Palmerston Burt is a person and a symbol. He symbolises the innate drive in the young to learn, adapt and overcome difficulties when freed from adult oppressiveness and placed in an ordered environment, which Mrs Bowldler provides. This gives a good insight into Q’s educational ideas— the innate desire to learn when education is facilitated but not imposed. Although damaged by the behaviour of adults, Palmerston does not give in to victimhood or the idea of fate, but learns even in negative situations.

John Rogers the Ship’s-Chandler

Read more

The characters in the novel can be divided into two general categories. There are those, like Captains Hocken and Hunken, Simeon Toy, Peter Benny and William Philp, who are as they appear on the surface. There are others, like John Rogers, Mrs Bosenna and possibly Mrs Bowldler, who are more complex. If Hocken and Hunken is seen as ‘pure comedy’, as Brittain suggests (p.43), it is difficult to see how the plot accommodates John Rogers. He is not as morally corrupt as Dr Beauregard in Poison Island, Roderick Salt in The Blue Pavilions or the steward of Gleys in  The Splendid Spur; but he is morally ambiguous, with avarice as his besetting sin.

Initially, John Rogers is presented as an honest ship’s-broker and chandler who has scrupulously handled the financial affairs of Caius Hocken for 12 years and who arranges the leases of 1 and 2 Harbour Terrace for the captains with Mrs Bosenna. Thanks to Rogers’ astuteness, Hocken retires financially secure. However, when Hocken lunches with Rogers, the reader is introduced to Fancy Tabb, the young servant, and Elijah Tabb, her father. There is something mysterious, even dubious, about Rogers’ hold over them.

The reader’s suspicions are enhanced when Rogers’ position on the School Board is introduced. His sole aim appears to be to keep down the school rate and ensure his control of the coal contract. We learn that William Philp, and indeed Mrs Bowldler, believe Rogers to be suspect in delivering full weight, a suspicion Hocken later sees as justified. Rogers is therefore concerned to keep Philp off the board which means preventing an election he is sure Philp would win. He suggests resigning in favour of Hocken who could be co-opted without the necessity of an election; which is what happens (Chapter XI). Q’s intimate knowledge of the working of the education system is revealed here.

These shenanigans appear at one level to be no more than provincial satire, squabbles in the local community, as found in Troy Town. In fact, these are symptoms of a deeper malaise. To fully understand the darker side of John Rogers, some knowledge of shipping law and its evasion prior to the Shipping Act of 1906 is required and this is not generally found in the reading public today.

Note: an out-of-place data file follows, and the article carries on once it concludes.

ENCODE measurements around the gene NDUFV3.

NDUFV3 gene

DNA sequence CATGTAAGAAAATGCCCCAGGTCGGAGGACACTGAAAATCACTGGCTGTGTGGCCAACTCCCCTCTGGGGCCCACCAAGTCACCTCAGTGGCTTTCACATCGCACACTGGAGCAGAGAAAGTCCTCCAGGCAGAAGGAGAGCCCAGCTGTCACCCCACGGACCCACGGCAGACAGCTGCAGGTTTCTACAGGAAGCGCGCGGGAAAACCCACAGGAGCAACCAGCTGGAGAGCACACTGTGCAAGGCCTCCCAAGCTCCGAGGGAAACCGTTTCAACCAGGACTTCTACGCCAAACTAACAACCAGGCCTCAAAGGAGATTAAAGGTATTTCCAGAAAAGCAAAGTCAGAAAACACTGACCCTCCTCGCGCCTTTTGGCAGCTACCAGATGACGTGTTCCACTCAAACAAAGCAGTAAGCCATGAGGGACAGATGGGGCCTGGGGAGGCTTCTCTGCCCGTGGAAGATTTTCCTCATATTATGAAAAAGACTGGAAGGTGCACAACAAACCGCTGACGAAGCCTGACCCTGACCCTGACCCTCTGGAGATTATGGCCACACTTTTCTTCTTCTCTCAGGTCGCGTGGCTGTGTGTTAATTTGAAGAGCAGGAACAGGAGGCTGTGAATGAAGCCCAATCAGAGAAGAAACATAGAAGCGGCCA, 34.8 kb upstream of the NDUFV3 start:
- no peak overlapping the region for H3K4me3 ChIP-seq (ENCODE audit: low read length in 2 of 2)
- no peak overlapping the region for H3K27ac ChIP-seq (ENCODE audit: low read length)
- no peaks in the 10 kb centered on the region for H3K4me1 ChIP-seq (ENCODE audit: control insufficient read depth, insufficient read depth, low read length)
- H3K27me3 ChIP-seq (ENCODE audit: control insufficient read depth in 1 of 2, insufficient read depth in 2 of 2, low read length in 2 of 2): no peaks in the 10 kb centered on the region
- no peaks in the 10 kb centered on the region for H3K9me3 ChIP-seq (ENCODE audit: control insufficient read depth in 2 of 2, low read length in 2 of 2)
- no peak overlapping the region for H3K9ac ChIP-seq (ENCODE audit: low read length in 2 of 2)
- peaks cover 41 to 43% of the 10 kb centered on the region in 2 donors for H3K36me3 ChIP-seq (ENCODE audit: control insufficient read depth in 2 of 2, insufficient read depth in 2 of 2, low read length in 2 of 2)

The reader first comes to the problem in Chapter III, ‘Tabb’s Child’. Elijah and Fancy Tabb, father and daughter, are controlled by Rogers at the chandlery. Elijah Tabb had once been the skipper of one of Roger’s boats called the Uncle and Aunt. Elijah Tabb had become involved with Rogers in a speculative venture (p. 264) which had failed, resulting in Elijah and Fancy being financially dependent upon the chandler.

Then the reader is introduced to Palmerston Burt who comes from the Tregarrick Workhouse to act as second servant to Mrs Bowldler at Harbour Terrace. In chapter eight, the reader learns that Burt’s father had been a crew member of a coal boat belonging to Rogers calledthe Tartar Girl which had foundered in 1891 sailing out of South Shields. Presumably, the boat was overloaded and any insurance did not cover the crew. As a result Mrs Burt was left with no male income and Palmerston had to be disposed of at a workhouse.

Thirdly, there is the case of the Saltypool. In Chapter XXII, Rogers challenges Tobias Hunken over the ‘Harbour Board, tryin’ to get the Commissioners to regylate the ladin’ of vessels’ (p.242). Hunken identified the Saltypool, on which the captains had unwittingly placed £200 of Mrs Bosenna’s money, as one of the worst examples. He had observed it leaving No. 3 jetty with a cargo of china clay well below Plimsoll mark. Rogers reacts with surprise: ‘the old sinner’s dismay was clearly honest.’ Hunken claims to be protecting the underwriters— he assumes the vessel to have been insured— and the seamen.

The reader learns in Chapter XXIV of the Saltypool being run ‘uninsured’. Its foundering near Philadelphia resulted in a total loss, causing John Rogers to have a second and near fatal stroke. Not only was it run uninsured, possibly because Rogers could no longer afford the insurance, it was the last vessel remaining to him. At one time he had been a successful speculator with a number of ships to his name. But misfortune had by 1896 left him with the Saltypool alone. It was the only available craft for him to place the £200 the captains had given him from Mrs Bosenna. All was forfeit.

As someone involved in the running of Fowey Harbour, Q was fully aware of the abuses in the sailing of merchant ships for which the various overseeing bodies and the harbour master— Bussa in the case of Troy— along with the ship-owners and sea-captains and mates, were equally responsible. In the novel Hocken and Hunken we have not romanticism or comedy but historical fact.

Fancy Tabb

Read more

Q’s educational activities and observations were based on his profound interest in the life of the child. At the time Hocken and Hunken was written he had been a member of the Cornwall Education Committee for a decade. He refused to see the mind of the child as a tabula rasa upon which adults had the right to impose their theories and beliefs— literary, scientific or religious. The exam-factory nature of the modern educational system would not have impressed him. He saw each child as motivated by an instinct to learn and explore, a process supported by the rational structure and order of the universe and its essential goodness. (The idea of a ‘chance’ universe leads to very different conclusions). From adults it required not imposition but opportunity and guidance.